Dr Paul Connett is known for his specialization on about environmental sustainability and the evils of incinerating trash.
His interest in opposing all kinds of incineration plants began in 1985 when a plant was to be built in St. Lawrence County, N.Y., where he teaches chemistry at St. Lawrence University. He said he started out as a nimby (not in my backyard) but his degree in chemistry propelled him to study the matter further.
Even though the Anderson plant, to be built by PEAT International, will be the first of its kind in the U.S., Connett says it’s incineration with a different name.
“It’s all essentially the same,” he said.
He said between 1985 and 1995, 300 incinerators were defeated in communities around the country.
In traditional incineration, he said, solids are burned and then the gases from the process are cleaned. With PEAT’s plasma arc, the gases are cleaned before they are burned.
“But you’re still hostage to how the cleaning is done,” he said. “The whole process is poorly regulated. It will never be monitored on a scientific level.”
Connett said the dangers to escaping gases lie in the inhalation of nano particles, which represent a billionth of the gases.
“”They’re difficult to capture,” he said. “They can cross any membrane.”
The study of nano pathology, how the nano particles affect people, is new, he noted.
Another area of danger, he noted, was nano particles getting into the food chain.
Connett said he is a Zero Waste advocate. He says recycling and composting are more effective and use less energy than incineration. He dismisses PEAT’s claim that what it burns produced energy.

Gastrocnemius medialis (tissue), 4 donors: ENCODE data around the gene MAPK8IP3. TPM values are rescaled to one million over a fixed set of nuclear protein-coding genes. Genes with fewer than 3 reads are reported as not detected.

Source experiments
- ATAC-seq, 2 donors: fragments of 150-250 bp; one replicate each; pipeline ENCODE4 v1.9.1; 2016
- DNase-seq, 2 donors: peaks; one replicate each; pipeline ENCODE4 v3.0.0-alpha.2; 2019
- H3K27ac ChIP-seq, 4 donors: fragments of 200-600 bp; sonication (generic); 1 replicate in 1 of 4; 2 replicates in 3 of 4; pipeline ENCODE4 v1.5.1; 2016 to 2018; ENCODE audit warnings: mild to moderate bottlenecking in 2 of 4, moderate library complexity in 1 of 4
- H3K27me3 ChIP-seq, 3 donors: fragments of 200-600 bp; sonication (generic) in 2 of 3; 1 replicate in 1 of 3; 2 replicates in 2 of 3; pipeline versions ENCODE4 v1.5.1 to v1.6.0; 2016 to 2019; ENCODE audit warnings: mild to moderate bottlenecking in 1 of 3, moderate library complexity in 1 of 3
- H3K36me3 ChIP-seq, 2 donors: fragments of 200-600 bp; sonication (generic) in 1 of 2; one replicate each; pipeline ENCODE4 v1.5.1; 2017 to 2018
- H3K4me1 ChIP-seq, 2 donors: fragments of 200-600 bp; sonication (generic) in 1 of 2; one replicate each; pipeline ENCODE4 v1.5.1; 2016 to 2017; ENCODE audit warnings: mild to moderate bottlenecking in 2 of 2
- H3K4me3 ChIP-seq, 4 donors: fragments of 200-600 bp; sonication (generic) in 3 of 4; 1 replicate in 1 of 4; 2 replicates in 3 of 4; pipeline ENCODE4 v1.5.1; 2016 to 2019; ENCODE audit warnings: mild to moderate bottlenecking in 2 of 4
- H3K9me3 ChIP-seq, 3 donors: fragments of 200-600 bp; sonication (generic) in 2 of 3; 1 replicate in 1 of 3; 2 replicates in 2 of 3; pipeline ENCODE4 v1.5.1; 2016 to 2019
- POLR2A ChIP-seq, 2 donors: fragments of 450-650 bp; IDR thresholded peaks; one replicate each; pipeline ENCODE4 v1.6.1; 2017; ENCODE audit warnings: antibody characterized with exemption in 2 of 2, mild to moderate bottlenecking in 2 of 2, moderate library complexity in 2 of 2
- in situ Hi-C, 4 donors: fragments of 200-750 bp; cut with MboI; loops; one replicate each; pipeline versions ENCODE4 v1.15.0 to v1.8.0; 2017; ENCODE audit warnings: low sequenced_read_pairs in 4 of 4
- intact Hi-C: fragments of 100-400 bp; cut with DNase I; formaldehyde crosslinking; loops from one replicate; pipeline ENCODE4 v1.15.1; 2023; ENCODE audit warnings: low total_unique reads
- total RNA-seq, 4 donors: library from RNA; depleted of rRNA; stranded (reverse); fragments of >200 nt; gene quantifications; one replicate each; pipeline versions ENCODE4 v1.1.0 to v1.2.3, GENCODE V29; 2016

“This is not an energy-producing facility,” he said. “It’s really a waste of energy. The energy is in the torch. You’re not talking about something green. The only green here is money.”
Connett said the incineration plant would be bad for other industry and mentioned Nestlé, which uses local milk.
He also dismissed the idea that the Indiana Department of Environmental Management could monitor the plant.
“This is the most stupid political move city leaders could make,” he said.
“Give me a break,” he said. He added that such incineration plants need strong regulation, scientific monitoring and aggressive enforcement.
“(IDEM) has given up on air testing. There is no monitoring for nano particles, and (the incinerator) is not being monitored.
“You’re not protected here.”
Connett said there might be 36 hours of monitoring by the state compared to 8,000 hours of operation.
He admits the incineration industry has gotten better over the years, but decried it for using the same upbeat rhetoric through the years.
He wants to debate PEAT officials at the public forum, but it’s not clear if they will be at the meeting. A message was left for Nelson Slavic, spokesman for PEAT, but not returned.
Linda Dawson, economic development director for the city of Anderson, said Mayor Kris Ockomon will make every effort to be at the meeting.
“To present as much information to the public as possible is a positive thing,” said Dawson.
In order to achieve Zero Waste, Connett said, there must be community responsibility, separation of residuals and industrial responsibility. If it can’t be recycled, industry shouldn’t be making it, he said.
By Stephen Dick, Herald Bulletin Assistant Managing Editor
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